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Understanding Sensorineural Hearing Loss, or Nerve Deafness 

Hearing loss is described in types and degrees of loss. The type of hearing loss is determined by the location of the dysfunction. The degree of loss is determined by how much power is needed to hear sound. The ear is divided into the outer ear, middle ear and inner ear. This article is an introduction to the anatomy and function of the inner ear organ and the hearing loss that may originate in this area.  


Inner Ear Anatomy 

The inner ear is made up of the cochlea and the vestibular (balance) system. Here, we will focus on the hearing organ or cochlea. The cochlea is responsible for receiving a mechanical sound and changing it into an electrical signal. This electrical signal is what the brain will use to hear and understand. The cochlea is a fluid-filled organ that looks like a snail shell. Inside the snail shell are layers of tissue, which support flexible nerve cells that move in response to sound. As the nerve cell is moved, it creates the electrical signal that is sent into the brain. 


Inner Ear Hearing Function 

The cochlea is designed to change a sound wave (mechanical energy) into an electrical impulse. As sound enters the cochlea, it travels around the “snail shell” in a very specific manner. The vibration activates (or moves) the nerve cells along the membrane according to its frequency. The lower frequencies are registered nearer the center of the organ and the higher frequencies are activated near the entrance from the middle ear. As the sound travels around the circle, it vibrates the nerve cells causing the proper response to send on to the brain. This vibration is key to the function of the cochlea. 


Inner Ear Hearing Loss 

The most common hearing loss is nerve deafness. For years, people were told that when they have nerve deafness and that nothing could be done to help. Actually, the vast majority of people who wear hearing aids have this type of hearing loss. Sensorineural hearing loss, or nerve deafness, is usually evident only in portions of the cochlea. There will be varying degrees of damage throughout the nerve cells, depending on how much trauma the cochlea suffered and what frequencies were involved. The excessive sound can rupture the tips of the cells; fuse sensory cells together, damage the area through which the cells transmit signal, and even change the vascular pathways inside the organ. The vulnerability of the inner ear is dependent upon several factors, such as smoking, hypertension, lipid levels, age, gender and other genetic factors. 

Trauma is just one of the causes for sensorineural hearing loss. Other causes are ototoxic medication, autoimmune disease, history of hearing loss in the family, heart disease, diabetes and many other medical conditions. Many people feel that just because they are getting older they will have hearing loss. If your gene pool is strong for the hearing organ, then you may not acquire hearing loss. If you did not expose your ears to loud noise, then you may not suffer hearing loss.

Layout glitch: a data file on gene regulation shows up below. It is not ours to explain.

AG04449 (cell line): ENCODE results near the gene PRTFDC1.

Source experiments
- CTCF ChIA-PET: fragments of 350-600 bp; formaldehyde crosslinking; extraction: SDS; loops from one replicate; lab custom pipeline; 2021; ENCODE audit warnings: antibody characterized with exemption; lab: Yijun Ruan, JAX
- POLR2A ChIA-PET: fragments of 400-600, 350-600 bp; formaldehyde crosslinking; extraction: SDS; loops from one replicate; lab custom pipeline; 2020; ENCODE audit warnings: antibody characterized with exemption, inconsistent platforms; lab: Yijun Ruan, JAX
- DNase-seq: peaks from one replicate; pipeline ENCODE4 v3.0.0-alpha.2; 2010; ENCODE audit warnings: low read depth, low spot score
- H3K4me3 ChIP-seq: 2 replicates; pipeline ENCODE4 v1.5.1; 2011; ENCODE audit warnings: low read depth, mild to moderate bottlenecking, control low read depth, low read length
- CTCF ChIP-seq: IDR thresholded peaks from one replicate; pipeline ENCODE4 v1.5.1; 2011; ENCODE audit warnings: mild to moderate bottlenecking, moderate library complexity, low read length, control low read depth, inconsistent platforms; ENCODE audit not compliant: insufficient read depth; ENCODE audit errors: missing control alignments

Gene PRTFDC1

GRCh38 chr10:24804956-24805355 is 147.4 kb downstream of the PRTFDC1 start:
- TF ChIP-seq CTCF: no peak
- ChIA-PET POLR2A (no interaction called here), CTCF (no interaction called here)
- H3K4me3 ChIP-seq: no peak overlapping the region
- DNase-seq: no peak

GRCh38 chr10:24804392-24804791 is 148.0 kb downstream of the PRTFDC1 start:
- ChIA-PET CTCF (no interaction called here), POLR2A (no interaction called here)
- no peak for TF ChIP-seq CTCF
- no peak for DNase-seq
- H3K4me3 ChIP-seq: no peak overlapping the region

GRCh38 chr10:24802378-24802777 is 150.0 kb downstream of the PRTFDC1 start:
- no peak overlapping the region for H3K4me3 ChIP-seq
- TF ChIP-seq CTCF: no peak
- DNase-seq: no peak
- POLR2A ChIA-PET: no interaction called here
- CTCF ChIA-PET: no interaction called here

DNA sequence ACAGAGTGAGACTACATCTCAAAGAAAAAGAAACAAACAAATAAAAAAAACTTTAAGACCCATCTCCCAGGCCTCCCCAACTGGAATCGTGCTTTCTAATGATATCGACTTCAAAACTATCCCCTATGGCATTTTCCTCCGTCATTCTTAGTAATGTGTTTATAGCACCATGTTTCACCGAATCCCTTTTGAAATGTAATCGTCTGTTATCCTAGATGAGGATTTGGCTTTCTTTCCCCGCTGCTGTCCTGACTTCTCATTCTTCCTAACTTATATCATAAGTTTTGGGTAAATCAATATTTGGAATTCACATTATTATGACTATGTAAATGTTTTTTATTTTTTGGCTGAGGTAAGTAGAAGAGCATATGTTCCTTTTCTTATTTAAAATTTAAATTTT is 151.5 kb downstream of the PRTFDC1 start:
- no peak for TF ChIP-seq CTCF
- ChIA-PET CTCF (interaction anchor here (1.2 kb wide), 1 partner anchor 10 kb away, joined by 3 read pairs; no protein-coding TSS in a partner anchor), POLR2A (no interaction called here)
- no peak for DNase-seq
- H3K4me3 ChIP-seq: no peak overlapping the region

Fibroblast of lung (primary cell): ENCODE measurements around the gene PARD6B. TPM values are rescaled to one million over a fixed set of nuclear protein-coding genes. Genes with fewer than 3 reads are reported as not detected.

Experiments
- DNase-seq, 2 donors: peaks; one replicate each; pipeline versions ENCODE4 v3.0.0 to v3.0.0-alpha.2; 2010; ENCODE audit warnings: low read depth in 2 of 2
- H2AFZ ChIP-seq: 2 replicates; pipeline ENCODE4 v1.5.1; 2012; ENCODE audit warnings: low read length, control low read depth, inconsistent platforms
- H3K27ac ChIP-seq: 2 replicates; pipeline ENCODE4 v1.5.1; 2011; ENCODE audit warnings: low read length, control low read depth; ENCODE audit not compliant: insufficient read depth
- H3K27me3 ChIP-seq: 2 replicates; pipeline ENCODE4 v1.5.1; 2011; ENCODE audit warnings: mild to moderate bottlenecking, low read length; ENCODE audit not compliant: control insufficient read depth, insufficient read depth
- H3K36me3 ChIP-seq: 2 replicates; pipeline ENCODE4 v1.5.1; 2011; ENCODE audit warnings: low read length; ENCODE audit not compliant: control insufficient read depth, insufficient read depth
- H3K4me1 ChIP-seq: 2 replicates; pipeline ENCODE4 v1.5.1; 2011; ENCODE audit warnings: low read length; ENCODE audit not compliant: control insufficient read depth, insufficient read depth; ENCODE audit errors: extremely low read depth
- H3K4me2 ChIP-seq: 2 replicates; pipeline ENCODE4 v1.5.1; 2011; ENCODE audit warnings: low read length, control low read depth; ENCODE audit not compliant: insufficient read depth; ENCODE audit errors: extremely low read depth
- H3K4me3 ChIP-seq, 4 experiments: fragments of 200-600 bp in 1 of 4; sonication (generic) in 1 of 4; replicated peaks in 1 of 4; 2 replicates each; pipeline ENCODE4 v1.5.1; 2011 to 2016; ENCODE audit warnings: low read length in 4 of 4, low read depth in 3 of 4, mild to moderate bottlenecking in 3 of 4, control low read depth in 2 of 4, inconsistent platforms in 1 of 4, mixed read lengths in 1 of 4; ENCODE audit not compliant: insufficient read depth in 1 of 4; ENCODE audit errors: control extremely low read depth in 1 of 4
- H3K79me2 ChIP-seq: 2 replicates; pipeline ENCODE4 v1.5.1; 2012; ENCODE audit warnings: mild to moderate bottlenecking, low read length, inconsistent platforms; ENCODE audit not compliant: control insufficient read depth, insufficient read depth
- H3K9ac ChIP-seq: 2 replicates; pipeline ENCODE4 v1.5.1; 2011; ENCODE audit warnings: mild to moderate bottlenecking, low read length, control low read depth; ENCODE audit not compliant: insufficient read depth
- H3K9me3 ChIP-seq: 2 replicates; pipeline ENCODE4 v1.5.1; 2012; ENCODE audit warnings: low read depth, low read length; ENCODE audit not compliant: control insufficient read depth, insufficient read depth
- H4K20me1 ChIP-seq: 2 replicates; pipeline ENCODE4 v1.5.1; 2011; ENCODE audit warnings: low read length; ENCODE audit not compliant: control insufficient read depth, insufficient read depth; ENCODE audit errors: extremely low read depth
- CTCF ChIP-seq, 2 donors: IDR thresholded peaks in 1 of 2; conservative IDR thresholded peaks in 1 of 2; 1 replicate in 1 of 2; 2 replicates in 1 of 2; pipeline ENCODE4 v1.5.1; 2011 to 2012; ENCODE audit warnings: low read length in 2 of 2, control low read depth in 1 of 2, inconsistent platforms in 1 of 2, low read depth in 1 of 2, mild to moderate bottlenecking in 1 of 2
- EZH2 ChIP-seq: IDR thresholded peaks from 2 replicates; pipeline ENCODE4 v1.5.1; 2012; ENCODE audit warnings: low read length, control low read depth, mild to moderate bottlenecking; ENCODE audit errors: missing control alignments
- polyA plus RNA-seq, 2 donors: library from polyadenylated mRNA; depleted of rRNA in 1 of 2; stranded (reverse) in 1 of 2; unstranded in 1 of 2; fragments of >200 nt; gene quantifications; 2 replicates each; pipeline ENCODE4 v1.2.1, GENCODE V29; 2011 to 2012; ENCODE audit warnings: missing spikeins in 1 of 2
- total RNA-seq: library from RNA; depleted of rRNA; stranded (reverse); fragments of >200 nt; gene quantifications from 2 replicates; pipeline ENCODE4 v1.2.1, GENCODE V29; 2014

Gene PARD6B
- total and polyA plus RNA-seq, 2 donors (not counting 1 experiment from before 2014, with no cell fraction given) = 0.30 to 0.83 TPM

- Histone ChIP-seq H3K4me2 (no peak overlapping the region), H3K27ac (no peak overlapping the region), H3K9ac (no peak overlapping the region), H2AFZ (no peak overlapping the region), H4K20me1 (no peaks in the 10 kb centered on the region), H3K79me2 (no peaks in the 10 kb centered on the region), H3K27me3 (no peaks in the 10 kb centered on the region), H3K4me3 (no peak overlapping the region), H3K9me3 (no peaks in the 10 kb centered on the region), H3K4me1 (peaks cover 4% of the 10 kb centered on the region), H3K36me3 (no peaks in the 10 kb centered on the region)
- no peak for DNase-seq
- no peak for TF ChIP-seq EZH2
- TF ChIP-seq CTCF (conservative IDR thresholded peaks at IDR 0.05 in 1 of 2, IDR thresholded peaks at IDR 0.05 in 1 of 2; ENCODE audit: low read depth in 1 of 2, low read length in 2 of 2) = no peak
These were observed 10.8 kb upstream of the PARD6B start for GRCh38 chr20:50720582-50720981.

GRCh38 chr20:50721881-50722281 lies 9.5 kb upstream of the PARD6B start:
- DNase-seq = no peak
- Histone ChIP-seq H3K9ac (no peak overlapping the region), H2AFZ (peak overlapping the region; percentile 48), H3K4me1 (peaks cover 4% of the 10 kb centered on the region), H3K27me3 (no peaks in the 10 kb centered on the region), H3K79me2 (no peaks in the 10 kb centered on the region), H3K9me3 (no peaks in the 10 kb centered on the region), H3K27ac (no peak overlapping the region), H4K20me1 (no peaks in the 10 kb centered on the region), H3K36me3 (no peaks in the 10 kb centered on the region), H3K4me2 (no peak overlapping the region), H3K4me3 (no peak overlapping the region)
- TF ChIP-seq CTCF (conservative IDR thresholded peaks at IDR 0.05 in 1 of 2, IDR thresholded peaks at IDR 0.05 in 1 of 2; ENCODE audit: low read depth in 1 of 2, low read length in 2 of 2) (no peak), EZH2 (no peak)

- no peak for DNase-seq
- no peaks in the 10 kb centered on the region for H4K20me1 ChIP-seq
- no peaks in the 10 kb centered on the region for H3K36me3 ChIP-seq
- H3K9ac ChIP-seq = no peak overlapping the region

Treatment for Sensorineural Hearing Loss 

For the majority of people with sensorineural hearing loss, treatment involves making sound louder. The trick is to increase only the sounds you need with the least amount of distortion. How do you focus the increase in sound to the specific areas in the cochlea but continue to allow the cochlea to use its natural ability to hear? The answer is open fit hearing aids! The computer in the hearing aid will focus the energy to specific frequencies and set the maximum energy it will produce in each area to keep the sound comfortable. Because of the open fit, natural sound also goes into the ear canal, complementing the hearing aid generated sound. 

If trauma has occurred either by excessive noise, medical history or even medications an individual takes, then we know the pathways into the area of the brain that makes sense of all the nerve signals may also have suffered damage. The current “treatment” for the nerve areas of the brain is stimulation. Keep the brain stimulated and you will have the best outcome. Properly fitting hearing aids, with the necessary ongoing adjustments as you get used to the sound, is the ideal treatment for sensorineural hearing loss. The newer technology gives more people the opportunity to join the hearing world with the least amount of distortion. This means the quality of the sound is better and people are more likely to wear the aids all day long! FBN

By Karon Lynn, Au.D. 


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